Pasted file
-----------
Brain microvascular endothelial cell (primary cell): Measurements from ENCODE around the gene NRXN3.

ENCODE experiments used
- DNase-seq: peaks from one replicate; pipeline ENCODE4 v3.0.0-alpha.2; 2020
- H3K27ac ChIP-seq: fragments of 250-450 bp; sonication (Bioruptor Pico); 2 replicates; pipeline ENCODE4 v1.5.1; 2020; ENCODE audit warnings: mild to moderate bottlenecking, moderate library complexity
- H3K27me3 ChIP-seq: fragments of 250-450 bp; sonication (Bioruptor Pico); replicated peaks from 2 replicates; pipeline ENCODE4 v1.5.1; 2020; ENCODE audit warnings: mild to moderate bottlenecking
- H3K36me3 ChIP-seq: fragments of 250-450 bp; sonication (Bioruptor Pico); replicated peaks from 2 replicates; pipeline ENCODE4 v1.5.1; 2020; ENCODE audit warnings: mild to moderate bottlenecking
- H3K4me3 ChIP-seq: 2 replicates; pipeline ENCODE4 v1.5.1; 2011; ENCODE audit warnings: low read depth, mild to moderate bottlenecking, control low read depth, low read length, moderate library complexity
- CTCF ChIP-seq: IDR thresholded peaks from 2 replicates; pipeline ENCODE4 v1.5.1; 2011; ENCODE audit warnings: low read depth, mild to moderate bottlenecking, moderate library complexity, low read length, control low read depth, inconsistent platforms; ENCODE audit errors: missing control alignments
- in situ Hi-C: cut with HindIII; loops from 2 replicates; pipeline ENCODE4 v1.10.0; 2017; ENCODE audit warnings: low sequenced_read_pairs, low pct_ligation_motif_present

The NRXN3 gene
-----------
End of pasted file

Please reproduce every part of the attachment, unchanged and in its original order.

Brain microvascular endothelial cell (primary cell): Measurements from ENCODE around the gene NRXN3.

ENCODE experiments used
- DNase-seq: peaks from one replicate; pipeline ENCODE4 v3.0.0-alpha.2; 2020
- H3K27ac ChIP-seq: fragments of 250-450 bp; sonication (Bioruptor Pico); 2 replicates; pipeline ENCODE4 v1.5.1; 2020; ENCODE audit warnings: mild to moderate bottlenecking, moderate library complexity
- H3K27me3 ChIP-seq: fragments of 250-450 bp; sonication (Bioruptor Pico); replicated peaks from 2 replicates; pipeline ENCODE4 v1.5.1; 2020; ENCODE audit warnings: mild to moderate bottlenecking
- H3K36me3 ChIP-seq: fragments of 250-450 bp; sonication (Bioruptor Pico); replicated peaks from 2 replicates; pipeline ENCODE4 v1.5.1; 2020; ENCODE audit warnings: mild to moderate bottlenecking
- H3K4me3 ChIP-seq: 2 replicates; pipeline ENCODE4 v1.5.1; 2011; ENCODE audit warnings: low read depth, mild to moderate bottlenecking, control low read depth, low read length, moderate library complexity
- CTCF ChIP-seq: IDR thresholded peaks from 2 replicates; pipeline ENCODE4 v1.5.1; 2011; ENCODE audit warnings: low read depth, mild to moderate bottlenecking, moderate library complexity, low read length, control low read depth, inconsistent platforms; ENCODE audit errors: missing control alignments
- in situ Hi-C: cut with HindIII; loops from 2 replicates; pipeline ENCODE4 v1.10.0; 2017; ENCODE audit warnings: low sequenced_read_pairs, low pct_ligation_motif_present

The NRXN3 gene